It is not surprising that the ‘disorderly behavior’ seen during or after many of the protests elicited more media and political attention than the righteous anguish and just demands that drove people into the streets in the first place.  To do anything else—to empathize with and really try to understand this ‘disorderly behavior’–would require acknowledging that the “order” is itself the problem. One of the hallmarks of racism is to fixate on Black and brown peoples’ righteous anger instead of looking at the reasons people are angry. Once one asks the right questions—WHY are people so angry? WHAT do they want?—there can be no return to ‘normal.’ For many whites and some well-off people of color, still deeply invested in the American Dream and the middle class, asking that question is still too frightening to contemplate. But millions of protestors are now breaking the silence, and demanding that these questions be asked and answered.

The single-minded focus by government officials and most of the media on the “disorder” produced by these protests is a symptom of the problem itself. The point of the protests is that the existing order is violent and unjust. By all accounts, 99% of the protestors have made this point through peaceful and non-violent actions. The fixation on the “disorderly” conduct of a small minority within these protests has led elected officials of both political parties to support police violence, no matter what lip service they pay to the righteousness of the protestors’ demands for justice for George Floyd and so many others. Once again, America meets peoples’ just anguish and their demands for justice with escalating violence. The President declares the protestors are ‘domestic terrorists’ and calls in the military. Dozens of cities are put under open-ended curfews. The police kill a well-known restaurant owner in Louisville on Saturday; the Army deploys Apache attack helicopters against a peaceful protest in D.C. Sunday, Black college students in Atlanta are tased while sitting in their car on Sunday, etc.

These responses only confirm the failure of government to listen to protestors, and only deepen peoples’ feelings of loss, of grieving and rage. The escalation of police and military violence only makes it more difficult for protestors to speak in any language other than pure rage, yet the protests continue to be peaceful despite all these provocations.

But the escalation of police violence against these protests is telling us something important: the protestors are winning.

Despite the efforts to stop them, the protests are continuing, and are growing in both in size and the breadth of the people joining to demand justice for George Floyd. The protests have succeeded in securing indictments against the four police officers implicated in George Floyd’s murder. Six officers were charged in Atlanta for tasing college students in their car. Pressure is mounting on Louisville for charges against the officers who killed Breonna Taylor, and the killer of Ahmaud Arbery was finally charged. A bill to outlaw the militarization of the police and to end some now-accepted practices like carotid holds is rapidly making its way though Congress with bi-partisan support. A growing number of police departments are (perhaps) signaling some willingness to change by taking a knee in support of the protests. Biden has called for the “restructuring” of America in a few of his speeches. While these responses are still far too little, they are evidence that power is beginning to shift.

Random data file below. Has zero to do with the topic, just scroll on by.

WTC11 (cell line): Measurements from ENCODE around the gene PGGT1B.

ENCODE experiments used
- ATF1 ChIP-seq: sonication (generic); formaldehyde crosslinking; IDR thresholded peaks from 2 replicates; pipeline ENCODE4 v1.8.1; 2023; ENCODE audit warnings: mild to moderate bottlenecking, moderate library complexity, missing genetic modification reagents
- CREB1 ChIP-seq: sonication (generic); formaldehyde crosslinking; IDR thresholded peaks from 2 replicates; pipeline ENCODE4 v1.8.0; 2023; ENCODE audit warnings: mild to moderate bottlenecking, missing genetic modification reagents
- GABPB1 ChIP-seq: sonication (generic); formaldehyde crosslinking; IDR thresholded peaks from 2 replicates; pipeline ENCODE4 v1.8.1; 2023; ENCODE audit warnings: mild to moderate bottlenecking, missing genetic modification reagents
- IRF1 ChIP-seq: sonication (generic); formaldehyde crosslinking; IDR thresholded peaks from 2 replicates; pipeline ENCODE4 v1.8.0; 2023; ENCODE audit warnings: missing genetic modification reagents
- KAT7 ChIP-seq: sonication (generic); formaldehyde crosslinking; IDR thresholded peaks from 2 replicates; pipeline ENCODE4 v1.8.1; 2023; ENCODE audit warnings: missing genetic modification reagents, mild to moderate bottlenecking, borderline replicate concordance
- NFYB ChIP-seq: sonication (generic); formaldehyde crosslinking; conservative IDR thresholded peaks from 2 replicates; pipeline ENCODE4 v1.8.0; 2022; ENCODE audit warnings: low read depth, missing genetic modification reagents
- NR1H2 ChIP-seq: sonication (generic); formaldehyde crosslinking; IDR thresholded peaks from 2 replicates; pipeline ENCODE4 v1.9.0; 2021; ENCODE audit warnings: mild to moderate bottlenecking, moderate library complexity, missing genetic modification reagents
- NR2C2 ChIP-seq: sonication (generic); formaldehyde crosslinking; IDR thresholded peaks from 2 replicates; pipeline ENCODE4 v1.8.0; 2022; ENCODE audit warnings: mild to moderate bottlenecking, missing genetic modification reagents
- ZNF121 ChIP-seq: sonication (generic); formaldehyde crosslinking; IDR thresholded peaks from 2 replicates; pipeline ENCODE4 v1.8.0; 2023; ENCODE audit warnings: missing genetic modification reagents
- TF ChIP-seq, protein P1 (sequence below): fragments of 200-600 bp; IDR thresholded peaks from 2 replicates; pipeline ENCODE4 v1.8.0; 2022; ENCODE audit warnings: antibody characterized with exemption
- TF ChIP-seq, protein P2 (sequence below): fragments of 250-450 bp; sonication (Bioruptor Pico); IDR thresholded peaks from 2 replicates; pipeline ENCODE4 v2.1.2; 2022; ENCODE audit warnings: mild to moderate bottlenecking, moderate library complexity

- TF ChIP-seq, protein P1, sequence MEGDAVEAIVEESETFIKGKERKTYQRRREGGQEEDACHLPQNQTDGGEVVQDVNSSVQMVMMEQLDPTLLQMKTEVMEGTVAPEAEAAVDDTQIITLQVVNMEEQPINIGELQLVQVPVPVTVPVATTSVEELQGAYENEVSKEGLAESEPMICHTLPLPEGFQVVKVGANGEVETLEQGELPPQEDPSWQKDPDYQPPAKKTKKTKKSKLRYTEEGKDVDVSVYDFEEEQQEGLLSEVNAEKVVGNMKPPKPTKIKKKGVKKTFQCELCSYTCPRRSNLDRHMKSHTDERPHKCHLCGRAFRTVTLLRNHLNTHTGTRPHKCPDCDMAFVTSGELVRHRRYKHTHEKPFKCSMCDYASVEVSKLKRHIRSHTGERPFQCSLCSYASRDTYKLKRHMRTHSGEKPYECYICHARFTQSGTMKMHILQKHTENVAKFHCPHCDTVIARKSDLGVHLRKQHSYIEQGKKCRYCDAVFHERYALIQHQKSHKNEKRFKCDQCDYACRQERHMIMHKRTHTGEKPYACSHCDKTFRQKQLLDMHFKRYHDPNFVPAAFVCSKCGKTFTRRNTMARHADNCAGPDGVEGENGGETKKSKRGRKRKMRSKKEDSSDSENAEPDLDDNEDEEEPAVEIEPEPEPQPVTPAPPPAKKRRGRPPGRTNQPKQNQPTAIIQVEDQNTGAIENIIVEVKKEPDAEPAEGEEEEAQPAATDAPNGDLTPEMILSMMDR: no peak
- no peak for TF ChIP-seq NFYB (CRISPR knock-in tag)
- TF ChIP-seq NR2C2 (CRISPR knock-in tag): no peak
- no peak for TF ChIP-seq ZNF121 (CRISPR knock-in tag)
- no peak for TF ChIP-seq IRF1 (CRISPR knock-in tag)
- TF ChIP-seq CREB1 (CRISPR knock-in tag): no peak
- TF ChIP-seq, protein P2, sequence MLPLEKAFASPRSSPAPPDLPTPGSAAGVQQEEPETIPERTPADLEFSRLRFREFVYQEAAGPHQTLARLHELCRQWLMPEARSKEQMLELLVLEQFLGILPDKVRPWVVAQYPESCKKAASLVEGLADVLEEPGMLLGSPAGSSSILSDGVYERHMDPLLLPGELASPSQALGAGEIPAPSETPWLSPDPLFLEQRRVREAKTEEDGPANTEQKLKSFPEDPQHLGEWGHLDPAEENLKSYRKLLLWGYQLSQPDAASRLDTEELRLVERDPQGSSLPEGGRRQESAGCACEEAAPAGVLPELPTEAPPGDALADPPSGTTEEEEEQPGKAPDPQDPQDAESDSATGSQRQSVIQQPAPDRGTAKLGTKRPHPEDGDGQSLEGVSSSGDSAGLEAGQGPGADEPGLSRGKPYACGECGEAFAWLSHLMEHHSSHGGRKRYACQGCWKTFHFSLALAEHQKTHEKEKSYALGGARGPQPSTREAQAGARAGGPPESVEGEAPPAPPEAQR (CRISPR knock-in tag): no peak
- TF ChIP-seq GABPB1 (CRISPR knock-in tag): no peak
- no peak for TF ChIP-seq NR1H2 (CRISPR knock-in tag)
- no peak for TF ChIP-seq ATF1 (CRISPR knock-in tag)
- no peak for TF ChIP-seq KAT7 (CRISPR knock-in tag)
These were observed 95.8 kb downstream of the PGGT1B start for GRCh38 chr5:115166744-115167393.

Far from being destructive acts of despair, these protests are providing a space for enraged and grieving people to engage in positive action, to feel that they matter, that they can make history. These protests are acts of hope in a time of crisis and despair.

These protests did not just spontaneously appear. Protests against police violence sporadically broke through the nation’s consciousness after videos of police murdering Oscar Grant in Oakland went viral in 2009. The national movement to defend Black lives began in the aftermath of Trayvon Martin’s murder in 2012, and what is now the the Movement for Black Lives was formed six years ago as a national coalition in the aftermath of the protests over the police murder of Michael Brown in Ferguson Missouri. This movement organized hundreds of existing community groups, spawned hundreds more new organizations and energized a generation of mostly Black and brown and young activists to fight for their communities. Many activists ran for public office, and Ferguson itself elected a Black woman mayor on Tuesday. When the video of George Floyd enraged millions of people, this movement was ready to give them a vision of what was possible, and has provided the scaffolding to sustain weeks of protests in the face of determined police resistance.

And this vision, the results of a generation of work, was able to keep the focus on the defense of Black lives while at the same time acknowledging the deep connections between George Floyd’s murder and the ways the failure of the U.S. in the time of COVID had impacted working class people, women, queer and trans communities, migrants, and the environment.